You may well have seen articles in the mainstream press over the weekend about the “dramatic decline in planning approvals” which threaten the Scottish government’s target of 50,000 affordable homes over the duration of the current parliament.
The reality is that, despite the many cries of distress which the media tend to exaggerate, the construction industry has actually fared pretty well since the end of the last recession. According to David Smith in The Sunday Times, since the start of the current upswing in 2009, construction has been “the big winner (and) its output is 34% up on the mid 2009 trough, though only up 11% on the pre-2008-2009 recession peak.”
That said, we know we need to build more houses, and this depends on the numbers going through the planning system. Homes for Scotland (HfS) represents some 200 housebuilders and is warning that, despite a 15% increase in the number of homes built last year, the number of planning approvals for new-build developments has fallen by 6.6%. This includes a 19% reduction in social housing permissions.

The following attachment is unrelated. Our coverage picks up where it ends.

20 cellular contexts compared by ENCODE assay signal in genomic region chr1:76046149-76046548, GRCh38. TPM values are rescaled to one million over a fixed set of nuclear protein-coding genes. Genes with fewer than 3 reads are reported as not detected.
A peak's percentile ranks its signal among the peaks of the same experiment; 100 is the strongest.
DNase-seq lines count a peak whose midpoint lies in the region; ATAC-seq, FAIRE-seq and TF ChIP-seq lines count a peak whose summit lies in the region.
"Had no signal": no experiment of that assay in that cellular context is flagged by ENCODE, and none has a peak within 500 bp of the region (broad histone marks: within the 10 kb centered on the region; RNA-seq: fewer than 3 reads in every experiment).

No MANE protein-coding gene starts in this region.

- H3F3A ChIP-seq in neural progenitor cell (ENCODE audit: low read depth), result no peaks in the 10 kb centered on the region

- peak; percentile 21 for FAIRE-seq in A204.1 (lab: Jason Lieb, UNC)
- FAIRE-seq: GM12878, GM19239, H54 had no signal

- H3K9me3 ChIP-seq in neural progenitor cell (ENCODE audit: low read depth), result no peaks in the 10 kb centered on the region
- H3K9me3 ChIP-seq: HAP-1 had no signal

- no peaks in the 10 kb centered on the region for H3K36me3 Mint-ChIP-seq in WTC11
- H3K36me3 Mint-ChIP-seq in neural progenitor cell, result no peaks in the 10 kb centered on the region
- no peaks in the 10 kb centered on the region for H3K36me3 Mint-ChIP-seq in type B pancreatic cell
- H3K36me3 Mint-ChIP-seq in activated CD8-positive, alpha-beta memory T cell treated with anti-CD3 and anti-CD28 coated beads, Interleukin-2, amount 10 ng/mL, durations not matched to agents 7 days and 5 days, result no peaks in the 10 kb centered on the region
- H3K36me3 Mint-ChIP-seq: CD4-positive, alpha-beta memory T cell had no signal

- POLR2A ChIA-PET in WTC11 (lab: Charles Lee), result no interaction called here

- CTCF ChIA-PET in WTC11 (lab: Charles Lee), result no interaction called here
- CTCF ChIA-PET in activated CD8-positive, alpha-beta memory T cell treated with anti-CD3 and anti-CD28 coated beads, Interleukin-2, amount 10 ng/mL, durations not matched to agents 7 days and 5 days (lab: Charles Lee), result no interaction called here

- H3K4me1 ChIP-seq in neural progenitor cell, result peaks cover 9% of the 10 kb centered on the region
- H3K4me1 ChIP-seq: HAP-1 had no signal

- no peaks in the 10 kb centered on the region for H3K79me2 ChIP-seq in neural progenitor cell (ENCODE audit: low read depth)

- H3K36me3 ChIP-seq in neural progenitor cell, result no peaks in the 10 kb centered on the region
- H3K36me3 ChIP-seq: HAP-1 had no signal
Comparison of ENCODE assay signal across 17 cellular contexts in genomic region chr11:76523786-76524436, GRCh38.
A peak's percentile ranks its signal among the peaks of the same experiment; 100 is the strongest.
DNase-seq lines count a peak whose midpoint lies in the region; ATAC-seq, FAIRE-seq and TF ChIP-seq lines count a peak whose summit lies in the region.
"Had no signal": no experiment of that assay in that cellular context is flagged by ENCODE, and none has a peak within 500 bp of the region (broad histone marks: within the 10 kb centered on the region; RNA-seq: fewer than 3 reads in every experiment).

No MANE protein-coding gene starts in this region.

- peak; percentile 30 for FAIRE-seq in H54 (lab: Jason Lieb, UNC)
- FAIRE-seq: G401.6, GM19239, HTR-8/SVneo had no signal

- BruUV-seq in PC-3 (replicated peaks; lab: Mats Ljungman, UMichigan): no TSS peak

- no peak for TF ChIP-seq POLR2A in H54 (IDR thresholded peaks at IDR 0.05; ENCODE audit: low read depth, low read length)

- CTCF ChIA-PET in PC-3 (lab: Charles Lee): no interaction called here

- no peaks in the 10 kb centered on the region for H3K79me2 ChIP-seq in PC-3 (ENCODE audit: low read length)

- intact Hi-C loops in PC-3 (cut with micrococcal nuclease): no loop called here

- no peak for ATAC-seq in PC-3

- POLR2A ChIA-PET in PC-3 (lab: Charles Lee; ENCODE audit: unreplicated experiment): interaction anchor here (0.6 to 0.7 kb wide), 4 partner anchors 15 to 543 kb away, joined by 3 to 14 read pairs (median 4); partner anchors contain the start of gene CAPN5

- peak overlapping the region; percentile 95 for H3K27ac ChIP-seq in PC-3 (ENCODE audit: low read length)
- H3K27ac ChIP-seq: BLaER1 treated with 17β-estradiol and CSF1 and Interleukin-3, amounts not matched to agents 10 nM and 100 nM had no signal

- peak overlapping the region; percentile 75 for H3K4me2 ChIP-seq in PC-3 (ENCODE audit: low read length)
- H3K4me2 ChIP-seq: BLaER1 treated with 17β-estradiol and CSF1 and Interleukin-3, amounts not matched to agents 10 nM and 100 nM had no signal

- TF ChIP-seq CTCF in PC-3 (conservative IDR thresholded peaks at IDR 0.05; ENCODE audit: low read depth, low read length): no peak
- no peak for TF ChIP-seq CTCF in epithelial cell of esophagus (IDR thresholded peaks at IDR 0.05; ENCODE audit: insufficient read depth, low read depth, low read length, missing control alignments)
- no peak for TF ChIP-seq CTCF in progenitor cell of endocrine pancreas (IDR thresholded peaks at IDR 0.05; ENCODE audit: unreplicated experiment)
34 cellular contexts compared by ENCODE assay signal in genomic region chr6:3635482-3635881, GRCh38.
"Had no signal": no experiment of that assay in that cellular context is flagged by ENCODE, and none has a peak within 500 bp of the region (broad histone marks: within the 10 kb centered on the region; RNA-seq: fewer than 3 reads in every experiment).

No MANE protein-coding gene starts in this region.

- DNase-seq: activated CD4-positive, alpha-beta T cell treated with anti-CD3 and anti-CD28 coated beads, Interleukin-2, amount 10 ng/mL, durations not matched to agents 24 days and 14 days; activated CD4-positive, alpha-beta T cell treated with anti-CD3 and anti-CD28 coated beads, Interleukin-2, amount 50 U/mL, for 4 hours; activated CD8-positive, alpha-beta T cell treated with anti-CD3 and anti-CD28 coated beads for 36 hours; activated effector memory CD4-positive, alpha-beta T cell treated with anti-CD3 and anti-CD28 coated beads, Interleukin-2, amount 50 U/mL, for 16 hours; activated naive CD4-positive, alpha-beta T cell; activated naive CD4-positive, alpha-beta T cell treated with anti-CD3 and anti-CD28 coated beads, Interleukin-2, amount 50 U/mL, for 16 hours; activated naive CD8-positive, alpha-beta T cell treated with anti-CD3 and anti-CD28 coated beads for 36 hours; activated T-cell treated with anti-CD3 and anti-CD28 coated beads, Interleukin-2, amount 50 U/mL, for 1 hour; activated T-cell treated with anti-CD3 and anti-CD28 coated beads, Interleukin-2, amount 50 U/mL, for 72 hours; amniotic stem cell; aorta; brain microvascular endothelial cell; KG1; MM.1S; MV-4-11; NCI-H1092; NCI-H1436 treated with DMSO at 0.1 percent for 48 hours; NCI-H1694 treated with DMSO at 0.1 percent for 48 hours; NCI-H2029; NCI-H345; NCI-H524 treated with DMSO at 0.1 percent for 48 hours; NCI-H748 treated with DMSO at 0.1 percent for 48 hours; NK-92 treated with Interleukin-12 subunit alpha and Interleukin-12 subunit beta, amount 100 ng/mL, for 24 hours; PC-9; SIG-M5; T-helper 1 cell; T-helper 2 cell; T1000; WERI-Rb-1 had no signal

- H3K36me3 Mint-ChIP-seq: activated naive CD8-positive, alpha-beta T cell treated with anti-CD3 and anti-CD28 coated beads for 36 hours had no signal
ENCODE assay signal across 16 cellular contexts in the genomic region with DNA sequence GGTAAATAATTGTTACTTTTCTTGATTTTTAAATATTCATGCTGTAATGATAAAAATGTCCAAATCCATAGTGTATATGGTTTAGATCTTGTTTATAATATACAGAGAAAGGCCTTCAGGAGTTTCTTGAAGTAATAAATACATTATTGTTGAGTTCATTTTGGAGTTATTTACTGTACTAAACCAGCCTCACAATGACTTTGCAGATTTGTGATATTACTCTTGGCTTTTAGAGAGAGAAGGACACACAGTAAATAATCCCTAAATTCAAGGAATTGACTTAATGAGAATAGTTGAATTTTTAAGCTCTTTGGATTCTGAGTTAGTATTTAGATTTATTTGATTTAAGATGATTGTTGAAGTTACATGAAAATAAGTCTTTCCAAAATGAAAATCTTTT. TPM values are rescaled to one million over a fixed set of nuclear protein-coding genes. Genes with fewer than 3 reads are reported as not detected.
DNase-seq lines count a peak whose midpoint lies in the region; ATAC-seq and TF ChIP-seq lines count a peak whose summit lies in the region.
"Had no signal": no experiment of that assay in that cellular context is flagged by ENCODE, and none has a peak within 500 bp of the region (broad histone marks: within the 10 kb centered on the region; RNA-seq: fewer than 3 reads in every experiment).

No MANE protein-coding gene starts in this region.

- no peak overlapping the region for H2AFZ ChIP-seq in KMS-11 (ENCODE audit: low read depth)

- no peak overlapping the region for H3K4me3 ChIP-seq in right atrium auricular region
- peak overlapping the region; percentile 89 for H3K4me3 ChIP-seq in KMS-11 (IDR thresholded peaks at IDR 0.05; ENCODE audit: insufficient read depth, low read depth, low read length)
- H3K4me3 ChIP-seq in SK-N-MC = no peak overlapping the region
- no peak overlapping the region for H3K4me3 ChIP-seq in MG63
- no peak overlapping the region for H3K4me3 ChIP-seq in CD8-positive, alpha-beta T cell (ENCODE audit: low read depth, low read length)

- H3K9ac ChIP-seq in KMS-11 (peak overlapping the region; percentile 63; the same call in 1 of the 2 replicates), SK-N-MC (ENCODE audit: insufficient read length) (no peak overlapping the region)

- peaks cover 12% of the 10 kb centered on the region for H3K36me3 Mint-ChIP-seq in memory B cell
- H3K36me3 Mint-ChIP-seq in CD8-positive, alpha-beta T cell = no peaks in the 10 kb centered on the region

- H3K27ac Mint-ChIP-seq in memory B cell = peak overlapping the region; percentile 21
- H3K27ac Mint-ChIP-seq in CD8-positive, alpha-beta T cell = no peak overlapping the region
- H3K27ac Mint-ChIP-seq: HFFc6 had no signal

As reported in the press on Sunday, Tammy Swift-Adams, planning officer at HfS, said: “The dramatic drop in approvals in the fourth quarter of last year is alarming. It must not be assumed by planning authorities that 2018’s stronger completions record will continue with no further action required on their part. They need to allocate more land in areas where people want to live. They also need to address poor performance in decision-making.
“Many homebuilders are nearing the completion of consented sites without new ones to move on to.”
Naturally, the government says everything is OK. Or, as they put it, “Our forthcoming planning bill will make the system more efficient and effective. Rather than legislating for third-party rights of appeal, we believe that much more can be achieved by involving people in a positive way at an earlier stage in the planning process, a view backed by an independent review of the current system.”
As always, time, and the market, will decide….
Linsey Toland, Peace Recruitment